Given their long-term budget challenges, states might need bankruptcy protection in the future. At least that’s the argument some advocates are pursuing. The latest issue of Bloomberg Businessweek offers details.

States, unlike cities and counties, currently can’t declare bankruptcy. The case for allowing it is that a well-run proceeding apportions losses fairly and fast. Lenders and bondholders absorb some of the pain, but so do government workers and retirees. Taxes go up and government services are cut back, but ideally not as severely as in an uncontrolled default. The result is a government that’s streamlined, not gutted.

“Bankruptcy lets you get ahead of the problem,” says David Skeel Jr., a professor at University of Pennsylvania Law School and a leading advocate of giving federal bankruptcy protection to states. Without that option, he says, “what inevitably happens when you’re in deep financial distress is that you have to cannibalize other stuff. You cut police, schools, other services. You reinforce the downward spiral.”

In another scenario, a state that goes broke and has no recourse to bankruptcy may end up seeking help from the federal government. “We want to cut off the politicians from assuming that at the end of their wild overspending they can just dump the responsibilities on other taxpayers,” says former House Speaker Newt Gingrich.

Gingrich and Jeb Bush co-wrote an op-ed in the Los Angeles Times supporting state bankruptcy in 2011, the last time it was seriously debated. At the time, states were reeling from the aftereffects of the financial crisis. During a congressional hearing that year, Senator John Cornyn (R-Texas) raised the issue with then-Federal Reserve Chairman Ben Bernanke. (Bernanke responded that states “have the tools to deal with their fiscal problems and debt.”) …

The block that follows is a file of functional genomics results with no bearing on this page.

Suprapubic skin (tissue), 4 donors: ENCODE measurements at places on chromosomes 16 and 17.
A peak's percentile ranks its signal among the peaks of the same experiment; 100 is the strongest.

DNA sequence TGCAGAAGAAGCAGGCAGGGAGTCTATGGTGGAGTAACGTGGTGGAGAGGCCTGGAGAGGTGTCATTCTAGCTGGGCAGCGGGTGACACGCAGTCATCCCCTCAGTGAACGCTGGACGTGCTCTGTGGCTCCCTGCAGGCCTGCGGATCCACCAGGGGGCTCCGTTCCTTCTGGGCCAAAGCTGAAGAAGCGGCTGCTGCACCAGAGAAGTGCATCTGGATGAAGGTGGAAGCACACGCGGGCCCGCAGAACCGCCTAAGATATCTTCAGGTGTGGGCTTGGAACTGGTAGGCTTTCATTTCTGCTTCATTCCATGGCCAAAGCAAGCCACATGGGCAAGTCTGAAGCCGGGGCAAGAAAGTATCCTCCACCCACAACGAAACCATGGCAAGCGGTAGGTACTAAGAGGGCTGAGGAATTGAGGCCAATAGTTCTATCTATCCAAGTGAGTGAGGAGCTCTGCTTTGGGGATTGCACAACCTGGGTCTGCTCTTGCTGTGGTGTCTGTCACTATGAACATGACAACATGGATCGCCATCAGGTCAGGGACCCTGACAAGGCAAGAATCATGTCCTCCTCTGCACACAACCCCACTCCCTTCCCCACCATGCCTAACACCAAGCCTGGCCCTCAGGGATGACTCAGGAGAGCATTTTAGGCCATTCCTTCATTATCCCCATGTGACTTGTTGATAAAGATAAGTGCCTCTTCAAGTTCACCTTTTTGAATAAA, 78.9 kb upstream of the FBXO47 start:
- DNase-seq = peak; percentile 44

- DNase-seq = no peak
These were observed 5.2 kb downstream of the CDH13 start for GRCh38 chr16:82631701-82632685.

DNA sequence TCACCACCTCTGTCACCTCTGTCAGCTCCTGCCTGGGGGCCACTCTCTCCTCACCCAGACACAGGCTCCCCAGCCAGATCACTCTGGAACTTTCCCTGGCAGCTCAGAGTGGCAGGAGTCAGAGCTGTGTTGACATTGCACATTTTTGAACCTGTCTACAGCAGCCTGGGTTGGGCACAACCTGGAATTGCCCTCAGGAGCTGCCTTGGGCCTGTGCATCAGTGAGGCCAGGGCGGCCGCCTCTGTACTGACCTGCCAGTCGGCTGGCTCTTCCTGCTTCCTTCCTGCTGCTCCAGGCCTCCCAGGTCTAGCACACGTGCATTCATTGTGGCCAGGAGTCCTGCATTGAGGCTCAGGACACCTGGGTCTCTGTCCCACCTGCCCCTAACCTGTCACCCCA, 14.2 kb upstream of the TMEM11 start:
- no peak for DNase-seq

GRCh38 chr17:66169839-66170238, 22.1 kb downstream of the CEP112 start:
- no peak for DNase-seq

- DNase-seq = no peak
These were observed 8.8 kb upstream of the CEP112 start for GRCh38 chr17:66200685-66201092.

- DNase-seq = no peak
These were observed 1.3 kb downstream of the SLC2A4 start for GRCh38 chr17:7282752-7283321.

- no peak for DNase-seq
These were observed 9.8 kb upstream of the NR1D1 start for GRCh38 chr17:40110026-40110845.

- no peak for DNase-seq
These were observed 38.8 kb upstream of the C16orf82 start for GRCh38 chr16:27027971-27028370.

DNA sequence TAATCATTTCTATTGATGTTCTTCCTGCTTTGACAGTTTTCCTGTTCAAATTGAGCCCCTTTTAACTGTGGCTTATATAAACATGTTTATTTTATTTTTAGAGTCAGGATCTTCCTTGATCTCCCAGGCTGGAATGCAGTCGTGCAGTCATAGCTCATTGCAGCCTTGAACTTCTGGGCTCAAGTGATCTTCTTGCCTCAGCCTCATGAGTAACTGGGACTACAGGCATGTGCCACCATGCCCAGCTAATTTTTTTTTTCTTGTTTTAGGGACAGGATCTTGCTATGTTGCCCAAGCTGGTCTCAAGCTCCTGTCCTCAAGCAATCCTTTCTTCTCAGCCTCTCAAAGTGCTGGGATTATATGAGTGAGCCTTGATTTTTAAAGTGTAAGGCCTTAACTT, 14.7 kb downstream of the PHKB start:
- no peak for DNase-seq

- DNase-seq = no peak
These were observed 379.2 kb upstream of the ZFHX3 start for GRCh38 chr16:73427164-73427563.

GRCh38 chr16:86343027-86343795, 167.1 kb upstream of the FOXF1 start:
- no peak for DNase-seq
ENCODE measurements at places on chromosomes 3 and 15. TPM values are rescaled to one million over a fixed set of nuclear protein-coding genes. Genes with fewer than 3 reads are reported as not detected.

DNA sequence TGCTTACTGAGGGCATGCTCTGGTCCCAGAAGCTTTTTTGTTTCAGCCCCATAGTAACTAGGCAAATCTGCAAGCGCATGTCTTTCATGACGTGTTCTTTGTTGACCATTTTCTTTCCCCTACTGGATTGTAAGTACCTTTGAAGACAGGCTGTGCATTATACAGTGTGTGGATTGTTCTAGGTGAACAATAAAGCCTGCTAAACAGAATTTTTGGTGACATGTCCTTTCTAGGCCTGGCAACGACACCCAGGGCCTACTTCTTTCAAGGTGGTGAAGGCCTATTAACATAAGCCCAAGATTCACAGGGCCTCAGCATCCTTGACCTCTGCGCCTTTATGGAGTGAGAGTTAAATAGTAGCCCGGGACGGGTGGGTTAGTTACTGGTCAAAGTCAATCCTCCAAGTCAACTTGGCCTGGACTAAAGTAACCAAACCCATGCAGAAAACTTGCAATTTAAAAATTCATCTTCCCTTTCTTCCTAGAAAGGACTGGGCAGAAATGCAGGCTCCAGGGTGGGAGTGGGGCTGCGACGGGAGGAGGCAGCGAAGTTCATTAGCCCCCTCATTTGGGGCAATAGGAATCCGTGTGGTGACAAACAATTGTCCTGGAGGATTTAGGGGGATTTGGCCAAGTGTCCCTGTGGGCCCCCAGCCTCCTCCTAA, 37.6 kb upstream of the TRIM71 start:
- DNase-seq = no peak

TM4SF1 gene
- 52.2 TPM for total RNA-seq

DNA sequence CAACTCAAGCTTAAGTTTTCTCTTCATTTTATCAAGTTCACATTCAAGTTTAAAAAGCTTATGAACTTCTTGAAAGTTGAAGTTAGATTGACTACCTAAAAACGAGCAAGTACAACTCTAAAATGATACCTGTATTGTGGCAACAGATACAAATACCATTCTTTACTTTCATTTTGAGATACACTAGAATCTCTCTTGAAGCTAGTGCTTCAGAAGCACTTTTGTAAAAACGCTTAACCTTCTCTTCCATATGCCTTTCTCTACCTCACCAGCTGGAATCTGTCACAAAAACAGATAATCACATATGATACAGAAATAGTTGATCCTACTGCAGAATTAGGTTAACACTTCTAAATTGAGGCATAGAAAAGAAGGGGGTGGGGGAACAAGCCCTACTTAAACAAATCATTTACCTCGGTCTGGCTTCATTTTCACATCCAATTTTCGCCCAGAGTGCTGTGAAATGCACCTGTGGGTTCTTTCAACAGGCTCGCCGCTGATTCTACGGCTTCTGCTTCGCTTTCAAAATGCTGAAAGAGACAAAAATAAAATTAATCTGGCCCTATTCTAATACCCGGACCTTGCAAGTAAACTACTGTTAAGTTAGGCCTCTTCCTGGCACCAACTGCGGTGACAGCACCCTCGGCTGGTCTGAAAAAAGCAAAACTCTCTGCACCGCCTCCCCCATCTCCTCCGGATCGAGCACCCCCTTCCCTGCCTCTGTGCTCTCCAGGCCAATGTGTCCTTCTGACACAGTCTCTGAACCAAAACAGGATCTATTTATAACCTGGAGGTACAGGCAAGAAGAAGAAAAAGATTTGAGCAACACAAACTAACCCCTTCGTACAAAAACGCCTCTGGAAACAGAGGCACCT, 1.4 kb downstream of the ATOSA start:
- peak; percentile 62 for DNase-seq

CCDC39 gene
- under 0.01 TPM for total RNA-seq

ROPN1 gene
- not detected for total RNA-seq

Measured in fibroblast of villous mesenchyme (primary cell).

… There are some tricky constitutional issues with state bankruptcy. Juliet Moringiello, a professor at Widener University Commonwealth Law School in Pennsylvania, says it could violate the contracts clause, which prohibits states from interfering with contracts, and the 10th Amendment, which says states are sovereign. (Bankruptcy would put states under the authority of a federal judge.) Penn’s Skeel thinks these objections could be surmounted—for one thing, it would be voluntary for states. But he’s not sure how current Supreme Court justices would rule.

Legalities aside, the strongest argument for state bankruptcy is that it clearly signals to bondholders that they could lose money if a state behaves badly.